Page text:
On-Site Magazine

Multi-billion-dollar housing plan still a few steps short

By Adam Freill   

Construction Residential

Residential builders association says federal fall economic statement is encouraging, but more action is needed.

Richard Lyall

Measures rolled out by the federal government in its fall economic statement are a step in the right direction towards tackling the most critical housing crisis in generations, but the government can and must do more, says the Residential Construction Council of Ontario (RESCON).

“Billion-dollar fixes are being proposed, but the housing supply crisis and affordability issue is a trillion-dollar problem, as noted by the CMHC,” stated RESCON president Richard Lyall. “We are encouraged that housing is a main focus of the feds but there are still many impediments that were not addressed such as the enormous infrastructure funding gap faced by municipalities that impedes new home construction. We need a Marshall plan-styled strategy with respect to the chronic housing supply shortfall.”

RESCON was pleased the government announced $15 billion in new loan funding for builders of rental properties and $1 billion to support the building of affordable housing, as well as a mortgage charter that will clarify rules for homeowners who are facing renewals and ensure that lenders have appropriate mortgage relief policies in place for consumers facing hardship.

“These measures are commendable as they will have a positive impact on homeowners who are looking at hefty increases in their mortgage payments,” stated Lyall. “We are also encouraged at measures to spur rental housing construction by offering builders loans that have favourable terms.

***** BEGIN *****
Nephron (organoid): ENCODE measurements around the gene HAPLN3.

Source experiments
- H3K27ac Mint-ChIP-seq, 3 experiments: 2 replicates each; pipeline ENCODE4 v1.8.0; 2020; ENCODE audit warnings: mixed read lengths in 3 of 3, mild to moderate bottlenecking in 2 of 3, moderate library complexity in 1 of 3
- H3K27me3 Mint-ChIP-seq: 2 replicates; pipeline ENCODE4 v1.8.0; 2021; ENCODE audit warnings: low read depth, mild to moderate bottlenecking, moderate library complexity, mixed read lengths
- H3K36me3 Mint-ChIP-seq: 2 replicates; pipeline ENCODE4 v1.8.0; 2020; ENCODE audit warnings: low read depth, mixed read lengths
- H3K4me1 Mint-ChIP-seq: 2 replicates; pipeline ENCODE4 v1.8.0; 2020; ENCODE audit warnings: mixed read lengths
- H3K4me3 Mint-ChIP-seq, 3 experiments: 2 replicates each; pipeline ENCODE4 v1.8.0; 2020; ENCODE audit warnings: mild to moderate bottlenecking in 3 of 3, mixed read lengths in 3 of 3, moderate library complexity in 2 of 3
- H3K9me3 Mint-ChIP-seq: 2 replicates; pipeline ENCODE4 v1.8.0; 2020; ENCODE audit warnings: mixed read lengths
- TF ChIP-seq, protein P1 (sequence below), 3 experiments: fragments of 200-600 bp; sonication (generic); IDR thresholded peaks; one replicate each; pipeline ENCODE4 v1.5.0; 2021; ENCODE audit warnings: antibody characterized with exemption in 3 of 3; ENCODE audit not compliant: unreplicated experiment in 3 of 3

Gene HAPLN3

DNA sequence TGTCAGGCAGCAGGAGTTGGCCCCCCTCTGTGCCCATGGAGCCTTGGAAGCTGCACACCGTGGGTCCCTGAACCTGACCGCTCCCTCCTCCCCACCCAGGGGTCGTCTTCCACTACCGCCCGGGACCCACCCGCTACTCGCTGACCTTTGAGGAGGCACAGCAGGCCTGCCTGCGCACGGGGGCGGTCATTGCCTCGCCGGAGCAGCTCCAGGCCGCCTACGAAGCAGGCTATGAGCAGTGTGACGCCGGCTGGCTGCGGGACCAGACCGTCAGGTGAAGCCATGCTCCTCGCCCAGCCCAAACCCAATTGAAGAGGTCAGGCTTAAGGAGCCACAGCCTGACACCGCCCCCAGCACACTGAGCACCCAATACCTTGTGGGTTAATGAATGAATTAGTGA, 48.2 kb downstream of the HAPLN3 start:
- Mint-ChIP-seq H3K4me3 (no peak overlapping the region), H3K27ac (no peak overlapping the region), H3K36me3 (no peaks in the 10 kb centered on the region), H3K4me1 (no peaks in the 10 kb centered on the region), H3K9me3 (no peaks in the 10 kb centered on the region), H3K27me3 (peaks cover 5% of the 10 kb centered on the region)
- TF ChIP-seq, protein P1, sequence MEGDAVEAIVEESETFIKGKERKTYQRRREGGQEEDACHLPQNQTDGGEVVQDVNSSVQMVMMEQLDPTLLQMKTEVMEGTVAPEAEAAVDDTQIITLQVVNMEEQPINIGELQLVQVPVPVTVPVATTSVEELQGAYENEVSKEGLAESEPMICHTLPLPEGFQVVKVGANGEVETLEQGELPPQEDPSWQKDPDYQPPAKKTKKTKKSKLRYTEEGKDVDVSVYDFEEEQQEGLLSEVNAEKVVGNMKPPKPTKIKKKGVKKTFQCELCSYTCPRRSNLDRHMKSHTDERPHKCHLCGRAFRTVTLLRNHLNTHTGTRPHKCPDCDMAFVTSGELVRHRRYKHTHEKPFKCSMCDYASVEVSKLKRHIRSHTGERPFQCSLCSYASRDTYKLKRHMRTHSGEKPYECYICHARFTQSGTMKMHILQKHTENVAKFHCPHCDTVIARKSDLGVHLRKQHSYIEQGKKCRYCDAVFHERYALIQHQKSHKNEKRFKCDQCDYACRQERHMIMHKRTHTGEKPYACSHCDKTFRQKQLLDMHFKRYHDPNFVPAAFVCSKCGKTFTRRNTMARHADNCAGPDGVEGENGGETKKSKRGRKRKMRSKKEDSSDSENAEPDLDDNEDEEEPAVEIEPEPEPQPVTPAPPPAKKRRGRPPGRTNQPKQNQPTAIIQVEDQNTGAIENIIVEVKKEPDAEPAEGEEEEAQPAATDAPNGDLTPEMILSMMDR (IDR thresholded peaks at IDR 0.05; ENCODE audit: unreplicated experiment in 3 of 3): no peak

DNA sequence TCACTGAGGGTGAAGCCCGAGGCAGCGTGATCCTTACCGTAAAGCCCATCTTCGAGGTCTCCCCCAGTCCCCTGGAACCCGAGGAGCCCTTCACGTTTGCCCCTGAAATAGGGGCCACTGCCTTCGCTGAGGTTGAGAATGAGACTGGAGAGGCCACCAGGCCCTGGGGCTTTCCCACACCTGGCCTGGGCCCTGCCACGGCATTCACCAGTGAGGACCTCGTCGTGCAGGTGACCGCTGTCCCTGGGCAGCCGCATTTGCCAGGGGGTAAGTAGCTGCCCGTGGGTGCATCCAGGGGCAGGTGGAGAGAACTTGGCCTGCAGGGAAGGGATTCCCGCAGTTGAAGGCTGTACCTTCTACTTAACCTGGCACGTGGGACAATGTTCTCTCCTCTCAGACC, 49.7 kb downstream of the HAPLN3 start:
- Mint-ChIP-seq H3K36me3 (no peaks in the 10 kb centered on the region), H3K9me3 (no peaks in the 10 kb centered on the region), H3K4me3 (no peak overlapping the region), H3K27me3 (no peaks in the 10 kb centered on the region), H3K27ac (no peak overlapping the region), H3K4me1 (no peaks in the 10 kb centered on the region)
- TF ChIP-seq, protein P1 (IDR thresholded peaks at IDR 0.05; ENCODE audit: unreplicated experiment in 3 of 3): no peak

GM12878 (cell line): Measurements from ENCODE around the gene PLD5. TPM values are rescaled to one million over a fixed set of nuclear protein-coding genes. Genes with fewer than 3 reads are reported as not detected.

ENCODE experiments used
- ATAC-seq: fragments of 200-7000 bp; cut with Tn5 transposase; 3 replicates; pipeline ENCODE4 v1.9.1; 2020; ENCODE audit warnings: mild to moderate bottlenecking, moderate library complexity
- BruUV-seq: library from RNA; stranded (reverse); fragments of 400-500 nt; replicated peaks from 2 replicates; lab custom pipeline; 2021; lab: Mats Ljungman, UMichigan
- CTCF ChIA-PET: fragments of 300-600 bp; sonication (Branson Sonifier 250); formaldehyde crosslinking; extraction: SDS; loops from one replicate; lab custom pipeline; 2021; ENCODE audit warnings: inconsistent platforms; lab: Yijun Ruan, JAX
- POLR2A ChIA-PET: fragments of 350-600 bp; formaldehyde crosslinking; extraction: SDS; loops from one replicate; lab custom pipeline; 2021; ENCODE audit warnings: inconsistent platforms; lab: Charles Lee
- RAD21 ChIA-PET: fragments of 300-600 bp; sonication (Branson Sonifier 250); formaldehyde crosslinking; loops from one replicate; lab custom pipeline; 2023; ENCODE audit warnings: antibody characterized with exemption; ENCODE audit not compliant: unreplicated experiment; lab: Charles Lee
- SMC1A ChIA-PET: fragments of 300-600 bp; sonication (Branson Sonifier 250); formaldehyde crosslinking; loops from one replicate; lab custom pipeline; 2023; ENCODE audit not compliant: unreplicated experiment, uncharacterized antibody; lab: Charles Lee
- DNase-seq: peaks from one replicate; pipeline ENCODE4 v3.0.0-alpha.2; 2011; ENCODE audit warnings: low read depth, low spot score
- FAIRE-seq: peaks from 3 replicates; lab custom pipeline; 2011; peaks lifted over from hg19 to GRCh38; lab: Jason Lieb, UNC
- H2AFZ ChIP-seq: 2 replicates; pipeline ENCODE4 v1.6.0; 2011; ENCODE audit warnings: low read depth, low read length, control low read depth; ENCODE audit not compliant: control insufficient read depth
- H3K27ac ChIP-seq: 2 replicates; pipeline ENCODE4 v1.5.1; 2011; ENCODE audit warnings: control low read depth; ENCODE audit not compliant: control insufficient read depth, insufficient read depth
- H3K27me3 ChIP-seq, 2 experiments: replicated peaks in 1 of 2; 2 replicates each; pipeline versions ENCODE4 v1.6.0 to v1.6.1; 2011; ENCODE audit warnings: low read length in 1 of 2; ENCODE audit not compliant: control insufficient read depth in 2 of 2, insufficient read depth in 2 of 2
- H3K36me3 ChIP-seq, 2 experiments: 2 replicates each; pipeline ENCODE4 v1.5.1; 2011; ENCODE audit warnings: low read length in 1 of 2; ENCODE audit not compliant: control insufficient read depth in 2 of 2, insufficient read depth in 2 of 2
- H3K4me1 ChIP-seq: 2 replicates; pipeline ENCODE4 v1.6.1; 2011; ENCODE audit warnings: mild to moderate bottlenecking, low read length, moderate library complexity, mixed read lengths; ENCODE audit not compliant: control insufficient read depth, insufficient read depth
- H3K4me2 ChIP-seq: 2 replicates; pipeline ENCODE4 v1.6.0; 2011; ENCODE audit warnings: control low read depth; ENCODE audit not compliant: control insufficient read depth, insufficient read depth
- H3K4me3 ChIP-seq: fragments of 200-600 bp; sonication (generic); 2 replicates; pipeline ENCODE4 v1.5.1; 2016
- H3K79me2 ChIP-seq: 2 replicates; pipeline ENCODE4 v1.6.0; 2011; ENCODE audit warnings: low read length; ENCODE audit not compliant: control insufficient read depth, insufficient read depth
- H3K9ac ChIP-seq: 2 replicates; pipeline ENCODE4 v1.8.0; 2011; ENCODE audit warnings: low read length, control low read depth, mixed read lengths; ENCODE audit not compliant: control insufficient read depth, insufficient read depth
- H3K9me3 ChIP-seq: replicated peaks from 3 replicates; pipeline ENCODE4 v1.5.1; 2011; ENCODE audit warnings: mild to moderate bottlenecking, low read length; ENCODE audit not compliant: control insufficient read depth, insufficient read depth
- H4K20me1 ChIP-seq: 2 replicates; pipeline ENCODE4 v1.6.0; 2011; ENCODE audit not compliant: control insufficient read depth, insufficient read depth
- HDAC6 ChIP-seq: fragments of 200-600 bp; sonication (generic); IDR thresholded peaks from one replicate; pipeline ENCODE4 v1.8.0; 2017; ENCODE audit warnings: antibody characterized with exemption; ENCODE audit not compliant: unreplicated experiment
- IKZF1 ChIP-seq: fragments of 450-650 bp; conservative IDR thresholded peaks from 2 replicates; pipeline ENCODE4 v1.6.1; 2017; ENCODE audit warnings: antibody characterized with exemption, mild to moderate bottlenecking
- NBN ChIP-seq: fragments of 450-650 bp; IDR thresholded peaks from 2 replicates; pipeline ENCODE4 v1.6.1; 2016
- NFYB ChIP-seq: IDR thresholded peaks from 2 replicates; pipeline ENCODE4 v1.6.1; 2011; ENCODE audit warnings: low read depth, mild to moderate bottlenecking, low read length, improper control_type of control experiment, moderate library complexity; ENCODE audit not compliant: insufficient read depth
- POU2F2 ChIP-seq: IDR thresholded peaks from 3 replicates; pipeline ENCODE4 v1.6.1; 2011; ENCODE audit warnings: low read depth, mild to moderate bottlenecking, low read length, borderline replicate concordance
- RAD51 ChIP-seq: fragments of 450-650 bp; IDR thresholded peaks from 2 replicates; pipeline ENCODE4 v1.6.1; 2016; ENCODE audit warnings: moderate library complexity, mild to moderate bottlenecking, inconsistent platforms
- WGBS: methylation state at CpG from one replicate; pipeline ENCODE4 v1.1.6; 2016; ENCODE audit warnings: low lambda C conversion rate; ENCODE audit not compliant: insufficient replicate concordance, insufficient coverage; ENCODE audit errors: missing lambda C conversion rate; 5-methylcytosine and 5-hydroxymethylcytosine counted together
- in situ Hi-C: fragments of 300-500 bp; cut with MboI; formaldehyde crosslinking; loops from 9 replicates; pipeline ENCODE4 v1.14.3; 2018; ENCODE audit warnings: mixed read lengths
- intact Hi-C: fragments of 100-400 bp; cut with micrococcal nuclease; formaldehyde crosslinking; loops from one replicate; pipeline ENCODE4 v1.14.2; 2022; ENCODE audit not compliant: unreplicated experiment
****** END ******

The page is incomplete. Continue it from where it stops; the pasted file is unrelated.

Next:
“However, many impediments to housing construction were not addressed, such as reducing taxes associated with purchasing a home and the unacceptably long approvals process that builders must endure when starting a project. Without tackling these issues, and the huge infrastructure funding gap being faced by municipalities, the housing problem will not be solved,” he explained. “Municipalities are in a challenging position and the feds must pick up the slack by funding the necessary public infrastructure to support housing.”

Municipalities have very limited means to fund housing-related municipal infrastructure and rely on revenue tools such as development charges. However, taxes, fees and levies now add up to 31 per cent to the cost of a home for new buyers. RESCON provided the example of a consumer buying a $1-million home. That homeowner ends up paying $310,000 in taxes, fees and levies. Amortized over the life of a mortgage, it amounts to hundreds of thousands of dollars in interest. Also concerning is that the federal government collects 39 per cent of tax revenue from new housing yet only invests seven per cent back into infrastructure in Ontario.

“The federal government is uniquely positioned to take action on these issues and bring down the cost of rental and ownership housing,” added Lyall. “It is imperative that the feds step up to the plate and do what is right to make housing more affordable for Canadians. RESCON will continue to press for more expansive and impactful policy and funding measures. Our future depends on it.”




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